[ntp:questions] NTP Performance on WINNT
unruh-spam at physics.ubc.ca
Mon Jul 27 23:19:03 UTC 2009
David Woolley <david at ex.djwhome.demon.co.uk.invalid> writes:
>> In other words, there is a random noise component to the "software clock
>> time" and to the measurement of UTC via the net, or whatever, and that
>In the estimate of the time on the servers and peers. There will also
>be an error term from reading the local clock, but it ought to be less,
>if only because the time from servers will start with that error term,
>for their clocks.
>> ntp, by averaging over a number of measurements, can reduce that random
>> uncertainty. This assumes that the noise sources are random gaussian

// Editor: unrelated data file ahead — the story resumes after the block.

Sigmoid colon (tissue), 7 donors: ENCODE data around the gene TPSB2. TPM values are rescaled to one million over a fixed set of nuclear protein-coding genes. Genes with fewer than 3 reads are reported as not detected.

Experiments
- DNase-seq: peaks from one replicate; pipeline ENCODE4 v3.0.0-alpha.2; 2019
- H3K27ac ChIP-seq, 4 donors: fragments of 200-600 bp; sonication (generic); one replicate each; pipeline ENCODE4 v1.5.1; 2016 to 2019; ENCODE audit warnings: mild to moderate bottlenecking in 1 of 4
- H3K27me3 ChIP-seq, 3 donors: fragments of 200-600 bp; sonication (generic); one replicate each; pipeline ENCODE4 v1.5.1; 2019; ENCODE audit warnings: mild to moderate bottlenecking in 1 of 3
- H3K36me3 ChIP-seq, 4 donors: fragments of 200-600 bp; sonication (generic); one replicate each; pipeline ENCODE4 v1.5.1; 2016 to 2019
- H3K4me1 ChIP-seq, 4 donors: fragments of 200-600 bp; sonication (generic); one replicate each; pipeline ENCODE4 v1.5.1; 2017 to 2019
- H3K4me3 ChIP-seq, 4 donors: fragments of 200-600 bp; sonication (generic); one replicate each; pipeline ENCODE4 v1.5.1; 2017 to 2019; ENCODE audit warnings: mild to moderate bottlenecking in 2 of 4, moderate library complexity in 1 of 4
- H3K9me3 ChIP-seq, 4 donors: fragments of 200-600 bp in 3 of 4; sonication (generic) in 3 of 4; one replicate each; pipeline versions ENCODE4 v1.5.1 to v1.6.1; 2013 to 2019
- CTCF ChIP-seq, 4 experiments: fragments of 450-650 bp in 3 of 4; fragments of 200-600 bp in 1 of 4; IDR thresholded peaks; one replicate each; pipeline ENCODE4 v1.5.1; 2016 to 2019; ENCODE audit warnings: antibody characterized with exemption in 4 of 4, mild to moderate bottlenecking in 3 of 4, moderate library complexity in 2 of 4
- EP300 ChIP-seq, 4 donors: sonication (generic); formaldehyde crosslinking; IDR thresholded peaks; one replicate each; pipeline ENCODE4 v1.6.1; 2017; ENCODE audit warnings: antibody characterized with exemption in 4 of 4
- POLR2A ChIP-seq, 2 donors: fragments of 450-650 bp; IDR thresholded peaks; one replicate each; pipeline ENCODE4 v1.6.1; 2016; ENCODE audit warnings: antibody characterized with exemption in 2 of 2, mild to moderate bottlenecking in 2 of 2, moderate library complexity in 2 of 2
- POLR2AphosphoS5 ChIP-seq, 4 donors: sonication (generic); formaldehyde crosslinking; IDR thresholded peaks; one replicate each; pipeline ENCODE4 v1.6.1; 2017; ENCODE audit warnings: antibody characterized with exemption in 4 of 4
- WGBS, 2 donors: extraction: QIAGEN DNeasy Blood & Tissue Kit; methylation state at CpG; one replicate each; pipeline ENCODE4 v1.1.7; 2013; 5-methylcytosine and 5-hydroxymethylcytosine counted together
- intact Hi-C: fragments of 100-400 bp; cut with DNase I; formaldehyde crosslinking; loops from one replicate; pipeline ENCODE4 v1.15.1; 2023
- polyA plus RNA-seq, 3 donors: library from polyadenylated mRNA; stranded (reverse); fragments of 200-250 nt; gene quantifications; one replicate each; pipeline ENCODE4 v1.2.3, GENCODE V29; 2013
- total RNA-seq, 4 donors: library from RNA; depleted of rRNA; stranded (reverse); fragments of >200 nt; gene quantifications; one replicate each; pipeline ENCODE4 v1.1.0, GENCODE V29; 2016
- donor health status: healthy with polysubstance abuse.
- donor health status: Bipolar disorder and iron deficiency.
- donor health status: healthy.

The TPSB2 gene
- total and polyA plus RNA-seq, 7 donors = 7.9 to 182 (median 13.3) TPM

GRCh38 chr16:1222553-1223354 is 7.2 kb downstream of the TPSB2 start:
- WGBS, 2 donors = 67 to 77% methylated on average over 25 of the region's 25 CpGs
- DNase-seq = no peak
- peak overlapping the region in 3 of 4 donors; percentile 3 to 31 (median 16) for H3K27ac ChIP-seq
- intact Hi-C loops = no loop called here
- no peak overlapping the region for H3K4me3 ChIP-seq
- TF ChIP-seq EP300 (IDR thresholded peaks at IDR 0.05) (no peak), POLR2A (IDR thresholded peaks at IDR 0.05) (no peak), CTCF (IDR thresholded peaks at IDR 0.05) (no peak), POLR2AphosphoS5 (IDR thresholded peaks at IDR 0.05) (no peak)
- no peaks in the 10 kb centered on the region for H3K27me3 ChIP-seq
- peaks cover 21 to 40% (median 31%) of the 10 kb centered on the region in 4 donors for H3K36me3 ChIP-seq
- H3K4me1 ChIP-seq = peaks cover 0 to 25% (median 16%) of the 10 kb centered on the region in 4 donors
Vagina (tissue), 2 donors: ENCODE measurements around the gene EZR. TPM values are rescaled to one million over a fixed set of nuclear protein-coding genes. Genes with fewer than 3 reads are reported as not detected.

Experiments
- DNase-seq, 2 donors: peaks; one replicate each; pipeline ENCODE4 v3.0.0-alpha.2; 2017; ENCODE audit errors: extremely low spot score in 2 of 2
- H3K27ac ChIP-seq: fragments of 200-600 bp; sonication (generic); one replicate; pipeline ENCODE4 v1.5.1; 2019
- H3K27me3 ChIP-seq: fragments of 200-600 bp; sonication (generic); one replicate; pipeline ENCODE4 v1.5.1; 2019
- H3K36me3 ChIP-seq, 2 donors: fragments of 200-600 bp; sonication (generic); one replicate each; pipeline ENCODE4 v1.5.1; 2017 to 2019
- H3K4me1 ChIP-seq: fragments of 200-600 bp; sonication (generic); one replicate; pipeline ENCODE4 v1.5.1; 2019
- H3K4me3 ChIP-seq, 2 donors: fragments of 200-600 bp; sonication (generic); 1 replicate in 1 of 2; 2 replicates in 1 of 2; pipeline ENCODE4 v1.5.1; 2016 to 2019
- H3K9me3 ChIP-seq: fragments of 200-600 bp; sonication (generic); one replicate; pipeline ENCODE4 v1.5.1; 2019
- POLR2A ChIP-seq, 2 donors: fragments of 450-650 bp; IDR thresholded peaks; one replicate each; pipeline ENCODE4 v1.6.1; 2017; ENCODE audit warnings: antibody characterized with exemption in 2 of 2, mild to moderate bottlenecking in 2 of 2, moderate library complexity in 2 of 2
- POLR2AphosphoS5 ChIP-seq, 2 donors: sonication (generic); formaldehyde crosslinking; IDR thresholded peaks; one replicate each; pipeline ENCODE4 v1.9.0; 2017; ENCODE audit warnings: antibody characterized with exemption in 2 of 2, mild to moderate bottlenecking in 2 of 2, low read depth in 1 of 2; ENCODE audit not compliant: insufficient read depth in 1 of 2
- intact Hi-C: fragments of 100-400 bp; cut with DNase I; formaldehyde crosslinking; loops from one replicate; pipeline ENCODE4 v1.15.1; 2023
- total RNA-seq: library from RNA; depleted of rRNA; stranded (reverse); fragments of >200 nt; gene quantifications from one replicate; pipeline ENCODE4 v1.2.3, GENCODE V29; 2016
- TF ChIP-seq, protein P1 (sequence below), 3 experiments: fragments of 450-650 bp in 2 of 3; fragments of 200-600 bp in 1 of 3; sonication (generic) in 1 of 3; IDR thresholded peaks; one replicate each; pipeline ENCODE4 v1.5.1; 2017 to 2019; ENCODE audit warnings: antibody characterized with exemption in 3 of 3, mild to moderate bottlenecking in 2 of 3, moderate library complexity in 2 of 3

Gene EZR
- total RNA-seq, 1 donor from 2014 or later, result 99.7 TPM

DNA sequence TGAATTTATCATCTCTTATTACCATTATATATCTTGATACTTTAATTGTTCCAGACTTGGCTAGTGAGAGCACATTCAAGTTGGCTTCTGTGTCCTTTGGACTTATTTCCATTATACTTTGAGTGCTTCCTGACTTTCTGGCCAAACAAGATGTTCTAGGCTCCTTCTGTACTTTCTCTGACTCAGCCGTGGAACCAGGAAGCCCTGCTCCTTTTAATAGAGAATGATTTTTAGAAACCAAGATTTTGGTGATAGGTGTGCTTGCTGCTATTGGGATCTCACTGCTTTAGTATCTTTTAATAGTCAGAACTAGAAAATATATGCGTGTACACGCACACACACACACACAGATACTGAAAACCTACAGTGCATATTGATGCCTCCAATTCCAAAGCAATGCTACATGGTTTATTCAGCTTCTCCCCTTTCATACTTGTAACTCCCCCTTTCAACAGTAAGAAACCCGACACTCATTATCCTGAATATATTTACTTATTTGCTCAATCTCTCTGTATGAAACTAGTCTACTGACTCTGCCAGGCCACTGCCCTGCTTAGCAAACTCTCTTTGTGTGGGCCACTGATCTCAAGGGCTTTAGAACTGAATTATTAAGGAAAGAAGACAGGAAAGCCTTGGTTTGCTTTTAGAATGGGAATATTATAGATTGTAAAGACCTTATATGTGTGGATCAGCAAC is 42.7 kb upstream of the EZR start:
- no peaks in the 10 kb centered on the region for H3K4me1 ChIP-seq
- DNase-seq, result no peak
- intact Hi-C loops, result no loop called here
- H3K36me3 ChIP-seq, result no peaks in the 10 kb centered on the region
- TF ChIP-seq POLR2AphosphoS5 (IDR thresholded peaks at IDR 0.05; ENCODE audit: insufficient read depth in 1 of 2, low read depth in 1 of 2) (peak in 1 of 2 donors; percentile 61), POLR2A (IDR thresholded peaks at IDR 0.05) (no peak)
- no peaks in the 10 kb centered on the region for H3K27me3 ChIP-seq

>> noise. In general many are not. Thus this is subverted by ntp's slow reaction time ( so
>Which is why I qualified my statement by saying that it only applied in
>the enviroment Dave Mills expects ntpd to operate in.
David expects it to operate in all sorts of strange environments. He did
make assumptions as to the form the noise, and it is not clear how good
they are. Some he recognizes-- the highly non-guassian nature of the
packet delays which he tries to mitigate with the "clock filter
algorithm in which he throws away about 85% of the data he collects-- or
the huff and puff filter. What he does not mitigate is the highly
correlated clock rate change due to temp changes. This ntp is very bad
at handling. Once you get to microsecond accuracy, this dominates the
errors, and it is not guassian, or 1/f.
Note that he certainly expects ntp to operate on computers which are
actually used for doing useful work, which are also computers on which
the temperature problems are most severe.
>> it does not track changes in the clock drift due to temp variations
>> well) so that often (usually) UTC-clock >~ offset.
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